Shifting cargo eyed in sinking | Inquirer News

Shifting cargo eyed in sinking

Improperly secured cargo may have caused the passenger ship MV Asia Malaysia to sink off the coast of Iloilo over the weekend, according to an official of the Philippine Coast Guard.

Lt. Commander Algier Ricafrente, PCG spokesperson, on Monday said the Special Board of Marine Inquiry convened to investigate the accident would look into the condition of the cargo on the ship, among other things.

“There is a possibility that the cargo were not properly secured and they might have moved,” said Ricafrente. “But it is still not certain and we will have to wait until the investigation has been completed.”


Improperly fastened cargo is among the many causes of ships sinking.


The vessel, heading from Cebu to Iloilo, listed to the right and sank off Calabasas Island at dawn on Sunday. All 134 passengers and 44 crew were rescued by passing fishermen and other vessels.

Ricafrente noted that the rains and waves were moderate when the accident happened.

PCG commandant Adm. Ramon Liwag has ordered the PCG in western Visayas to require the ship’s owner to hire the services of a capable salvor to extract the oil from the sunken vessel, Ricafrente said.

In Cebu City, the captain of the MV Asia Malaysia insisted that its crew and officers were not at fault, saying that the sinking was due to force majeure.

In his marine protest submitted to the PCG, captain Romualdo Geraldizo said the ship left for Iloilo on Saturday evening with valid safety documents, complete with functioning safety of life at sea (Solas) and navigational equipment and safety devices.

“I hereby solemnly and publicly protest against any and all persons who may have interest in this incident, the same being due to a fortuitous event or force majeure and beyond the control and not the fault of the officers and crew of the MV Asia Malaysia,” Geraldizo said.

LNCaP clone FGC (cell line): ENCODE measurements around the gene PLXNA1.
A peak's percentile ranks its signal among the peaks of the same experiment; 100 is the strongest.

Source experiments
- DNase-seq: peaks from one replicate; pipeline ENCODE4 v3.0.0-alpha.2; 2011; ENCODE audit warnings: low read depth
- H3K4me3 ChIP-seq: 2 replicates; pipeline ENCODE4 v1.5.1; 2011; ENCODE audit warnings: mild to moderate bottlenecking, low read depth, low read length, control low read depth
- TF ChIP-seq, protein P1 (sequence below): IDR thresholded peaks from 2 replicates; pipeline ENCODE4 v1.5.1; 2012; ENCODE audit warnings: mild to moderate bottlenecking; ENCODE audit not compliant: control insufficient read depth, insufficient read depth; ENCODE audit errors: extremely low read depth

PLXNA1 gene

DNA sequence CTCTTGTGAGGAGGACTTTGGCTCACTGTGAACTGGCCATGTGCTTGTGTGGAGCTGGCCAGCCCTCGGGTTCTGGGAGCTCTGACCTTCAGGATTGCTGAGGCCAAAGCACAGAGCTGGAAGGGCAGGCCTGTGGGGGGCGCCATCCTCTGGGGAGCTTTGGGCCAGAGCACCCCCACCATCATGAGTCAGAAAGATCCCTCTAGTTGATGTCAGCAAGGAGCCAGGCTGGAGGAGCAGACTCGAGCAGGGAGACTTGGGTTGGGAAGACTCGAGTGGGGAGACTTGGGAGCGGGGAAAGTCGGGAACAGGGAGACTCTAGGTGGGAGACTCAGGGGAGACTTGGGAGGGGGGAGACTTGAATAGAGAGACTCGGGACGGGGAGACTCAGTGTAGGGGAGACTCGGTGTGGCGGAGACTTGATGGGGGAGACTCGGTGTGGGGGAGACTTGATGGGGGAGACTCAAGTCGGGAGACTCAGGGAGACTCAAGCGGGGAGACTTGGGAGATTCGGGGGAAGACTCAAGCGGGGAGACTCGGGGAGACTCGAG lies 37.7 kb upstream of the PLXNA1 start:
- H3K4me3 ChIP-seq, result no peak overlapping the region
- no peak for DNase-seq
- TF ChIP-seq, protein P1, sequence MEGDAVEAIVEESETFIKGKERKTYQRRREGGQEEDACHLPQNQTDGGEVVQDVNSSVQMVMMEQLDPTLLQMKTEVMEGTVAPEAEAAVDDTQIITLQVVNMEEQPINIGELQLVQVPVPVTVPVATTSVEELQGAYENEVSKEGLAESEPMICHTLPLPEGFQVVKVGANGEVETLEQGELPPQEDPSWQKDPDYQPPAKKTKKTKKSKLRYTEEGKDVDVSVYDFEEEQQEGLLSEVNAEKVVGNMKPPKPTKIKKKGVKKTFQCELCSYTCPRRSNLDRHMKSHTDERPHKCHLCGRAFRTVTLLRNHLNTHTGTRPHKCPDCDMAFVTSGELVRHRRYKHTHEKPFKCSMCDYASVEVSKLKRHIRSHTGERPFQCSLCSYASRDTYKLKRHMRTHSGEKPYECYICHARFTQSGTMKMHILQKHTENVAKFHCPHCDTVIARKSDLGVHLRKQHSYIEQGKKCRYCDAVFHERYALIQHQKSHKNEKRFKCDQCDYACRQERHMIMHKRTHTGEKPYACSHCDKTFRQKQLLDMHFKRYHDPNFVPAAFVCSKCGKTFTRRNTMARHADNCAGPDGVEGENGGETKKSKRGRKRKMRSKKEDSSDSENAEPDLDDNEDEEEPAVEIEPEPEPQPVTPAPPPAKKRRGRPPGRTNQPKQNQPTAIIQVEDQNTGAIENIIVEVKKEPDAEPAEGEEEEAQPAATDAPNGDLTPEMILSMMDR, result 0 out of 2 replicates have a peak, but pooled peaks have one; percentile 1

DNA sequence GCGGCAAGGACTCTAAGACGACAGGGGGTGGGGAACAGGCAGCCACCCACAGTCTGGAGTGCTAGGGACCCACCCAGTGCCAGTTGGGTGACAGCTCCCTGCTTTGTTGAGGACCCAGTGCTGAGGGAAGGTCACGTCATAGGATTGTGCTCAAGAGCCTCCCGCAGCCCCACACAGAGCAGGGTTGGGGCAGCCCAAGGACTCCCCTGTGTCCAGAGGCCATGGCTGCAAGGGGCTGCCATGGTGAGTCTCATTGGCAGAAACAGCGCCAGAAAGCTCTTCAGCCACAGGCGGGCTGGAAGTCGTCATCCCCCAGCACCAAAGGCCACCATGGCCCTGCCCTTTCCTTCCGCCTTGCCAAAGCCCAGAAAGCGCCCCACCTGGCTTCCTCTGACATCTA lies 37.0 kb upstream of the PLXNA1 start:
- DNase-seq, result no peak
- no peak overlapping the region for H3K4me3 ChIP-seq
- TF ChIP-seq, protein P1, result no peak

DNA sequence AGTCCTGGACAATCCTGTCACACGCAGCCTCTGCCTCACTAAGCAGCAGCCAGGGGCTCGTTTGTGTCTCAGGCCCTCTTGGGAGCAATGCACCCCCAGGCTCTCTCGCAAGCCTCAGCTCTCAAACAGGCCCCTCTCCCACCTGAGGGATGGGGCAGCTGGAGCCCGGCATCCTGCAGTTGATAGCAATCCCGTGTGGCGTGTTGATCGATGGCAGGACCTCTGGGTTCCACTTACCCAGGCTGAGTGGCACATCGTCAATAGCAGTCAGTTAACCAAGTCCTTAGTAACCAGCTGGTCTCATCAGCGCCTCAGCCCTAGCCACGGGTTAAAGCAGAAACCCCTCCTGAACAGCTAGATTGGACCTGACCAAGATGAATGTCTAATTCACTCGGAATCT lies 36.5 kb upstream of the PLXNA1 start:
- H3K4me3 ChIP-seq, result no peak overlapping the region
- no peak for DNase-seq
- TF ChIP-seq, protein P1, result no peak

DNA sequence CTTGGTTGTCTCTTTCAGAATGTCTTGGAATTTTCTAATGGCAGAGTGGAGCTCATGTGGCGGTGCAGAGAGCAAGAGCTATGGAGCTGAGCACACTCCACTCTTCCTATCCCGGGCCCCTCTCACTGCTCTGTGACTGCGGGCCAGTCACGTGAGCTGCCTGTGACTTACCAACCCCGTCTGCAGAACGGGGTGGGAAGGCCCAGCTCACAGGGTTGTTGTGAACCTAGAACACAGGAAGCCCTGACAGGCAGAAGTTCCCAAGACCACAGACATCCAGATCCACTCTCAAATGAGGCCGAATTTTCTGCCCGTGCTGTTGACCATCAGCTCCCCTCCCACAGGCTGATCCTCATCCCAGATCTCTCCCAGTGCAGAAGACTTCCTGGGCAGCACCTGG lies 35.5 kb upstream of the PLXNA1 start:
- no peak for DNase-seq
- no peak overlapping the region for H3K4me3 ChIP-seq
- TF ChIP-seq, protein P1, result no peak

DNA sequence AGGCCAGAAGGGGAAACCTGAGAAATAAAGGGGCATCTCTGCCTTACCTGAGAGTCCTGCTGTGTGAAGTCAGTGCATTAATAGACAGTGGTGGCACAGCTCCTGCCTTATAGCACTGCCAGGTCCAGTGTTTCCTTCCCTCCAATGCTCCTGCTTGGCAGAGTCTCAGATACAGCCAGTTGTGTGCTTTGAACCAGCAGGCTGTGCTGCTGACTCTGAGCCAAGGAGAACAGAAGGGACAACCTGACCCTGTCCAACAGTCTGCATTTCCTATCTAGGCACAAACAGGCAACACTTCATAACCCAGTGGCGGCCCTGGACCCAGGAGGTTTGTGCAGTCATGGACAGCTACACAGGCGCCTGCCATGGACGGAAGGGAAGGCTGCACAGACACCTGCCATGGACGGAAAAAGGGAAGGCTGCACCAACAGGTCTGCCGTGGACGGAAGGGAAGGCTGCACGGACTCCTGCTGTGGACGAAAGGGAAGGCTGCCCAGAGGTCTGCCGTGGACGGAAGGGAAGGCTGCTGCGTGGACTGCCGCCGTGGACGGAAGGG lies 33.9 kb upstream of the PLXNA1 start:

The ship left the Cebu port for Iloilo at 6 p.m. after it was inspected and cleared by the Cebu Coast Guard, according to Geraldizo.

Rolando Punzalan, Cebu Coast Guard station commander, said that Seaman2 Mark Benson Alob, who inspected the ship before it left Cebu, found its cargo properly secured.

Geraldizo said the number of passengers and cargo were within the authorized limit.

There was no untoward incident until 3:50 a.m. on July 31 when the vessel was in vicinity of Payong Point where it encountered strong winds, Geraldizo said.

The vessel took on water after it listed heavily to its right or starboard side due to the big waves hitting it on the left or port side.

Geraldizo said the vessel sank at 8:34 a.m.

Lt. Commander Godofredo Vagilidad, Coast Guard Bacolod head, said the ship settled on the bottom of the ocean about 50 to 60 feet from the surface, and three kilometers from Manapla town in Negros Occidental.

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Commodore Athelo Ybañez, Western Visayas Coast Guard commander, said the fuel containment areas of the sunken ship could burst from pressure even if the fuel valves had been sealed. With a report from Carla P. Gomez


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